By: Emil Lars
Bandha means “lock” in yogic philosophy. Performing certain locks directs the flow of energy in the body. It is said that the practice of Uddiyana Bandha allows one to control the breath. Controlling the breath controls the consciousness. This explains why it is important to perform proper breathe-up (relaxation breaths) before a freedive to help slow down the heart rate and to calm the body and the mind.
In freediving, the lower the residual volume (the volume of air remaining in the lungs after a maximal exhalation), the better we can handle the increasing pressure during descent. By reducing the residual volume through flexibility training, we can go deeper before experiencing equalization issues.
In Uddiyana Bandha, the lower abdomen is contracted by pulling it inward and upward. This motion stretches your diaphragm upward. Over time, the practice of Uddiyana Bandha lowers the residual volume. Thoracic flexibility is key to a safer, deeper, and more comfortable freedive.
In freediving training, Uddiyana Bandha is usually performed in combination with stretching routines that target the thoracic area.
You also might have observed freedivers perform wave-like side-to-side motions of the abdomen while doing Uddiyana Bandha. This is called Nauli. Nauli massages the internal organs and acts as an internal cleansing and purification technique. Nauli keeps the gastro-intestinal and alimentary system balanced and functioning smoothly. In freediving, Nauli helps stretch the diaphragm even further.
So how do you perform Uddiyana Bandha? Inhale deeply through the nose, then exhale fully through the mouth as you touch the chin to the chest. With empty lungs, and while keeping the throat shut, pull your abdomen inward and upward. Hold for a few seconds. Before inhaling, relax the abdomen. Inhale through the nose with control. Rest a bit before doing another round. Gradually increase the repetition and the length of the hold. Work on lifting the diaphragm and relaxing during practice. It is best to practice early in the morning with an empty stomach.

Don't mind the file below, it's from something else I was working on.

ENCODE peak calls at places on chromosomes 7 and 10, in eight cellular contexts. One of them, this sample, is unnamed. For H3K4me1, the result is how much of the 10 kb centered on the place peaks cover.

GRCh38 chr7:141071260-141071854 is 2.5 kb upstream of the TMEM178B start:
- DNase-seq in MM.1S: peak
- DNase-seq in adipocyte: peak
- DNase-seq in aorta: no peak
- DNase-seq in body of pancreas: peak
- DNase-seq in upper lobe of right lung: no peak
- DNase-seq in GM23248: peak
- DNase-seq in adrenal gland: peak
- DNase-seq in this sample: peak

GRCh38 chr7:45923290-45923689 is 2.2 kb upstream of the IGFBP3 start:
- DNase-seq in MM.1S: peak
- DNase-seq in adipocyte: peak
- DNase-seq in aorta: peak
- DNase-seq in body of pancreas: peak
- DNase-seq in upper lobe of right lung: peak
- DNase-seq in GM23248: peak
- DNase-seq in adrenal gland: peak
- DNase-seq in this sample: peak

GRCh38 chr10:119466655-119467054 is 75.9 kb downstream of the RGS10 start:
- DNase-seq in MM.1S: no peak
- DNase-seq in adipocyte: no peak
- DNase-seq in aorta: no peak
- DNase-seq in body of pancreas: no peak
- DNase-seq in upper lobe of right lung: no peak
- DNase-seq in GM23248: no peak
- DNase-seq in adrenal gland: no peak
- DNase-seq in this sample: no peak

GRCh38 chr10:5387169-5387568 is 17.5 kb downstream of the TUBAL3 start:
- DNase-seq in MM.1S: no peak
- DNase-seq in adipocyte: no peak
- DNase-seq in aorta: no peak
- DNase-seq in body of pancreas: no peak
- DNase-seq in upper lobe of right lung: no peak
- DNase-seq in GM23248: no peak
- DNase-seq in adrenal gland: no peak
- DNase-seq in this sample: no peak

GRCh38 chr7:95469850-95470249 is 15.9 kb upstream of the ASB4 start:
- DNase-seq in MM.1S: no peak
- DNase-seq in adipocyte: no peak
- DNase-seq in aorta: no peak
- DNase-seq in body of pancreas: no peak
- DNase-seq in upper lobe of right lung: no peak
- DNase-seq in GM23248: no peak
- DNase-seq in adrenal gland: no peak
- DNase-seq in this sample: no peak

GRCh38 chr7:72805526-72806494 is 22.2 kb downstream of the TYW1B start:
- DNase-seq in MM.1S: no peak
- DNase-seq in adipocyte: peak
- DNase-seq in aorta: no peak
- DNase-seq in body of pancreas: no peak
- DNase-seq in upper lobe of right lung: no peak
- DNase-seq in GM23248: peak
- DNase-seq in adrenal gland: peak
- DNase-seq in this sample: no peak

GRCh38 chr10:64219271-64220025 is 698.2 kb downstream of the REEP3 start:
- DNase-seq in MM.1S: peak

How about Nauli? Standing with the legs about two feet apart, palms resting on bent knees, and while holding an Uddiyana Bandha (diaphragm inward and upward), contract the sides of the abdomen. This will tense the middle section of your tummy. Start rolling the abdomen from side to side by pressing on alternate hands. It may be tricky at first, but you will get a feel for it after some practice. Over time, you’ll have enough abdominal control to roll it without having to press on the hands. Practice, practice, practice, and you will eventually get it.
Freediving and breath-holding can be dangerous if practiced without proper knowledge and education. They should be practiced with a trained buddy or a qualified instructor. Attend a formal freediving course. And do attend a proper yoga class, it’s good for you!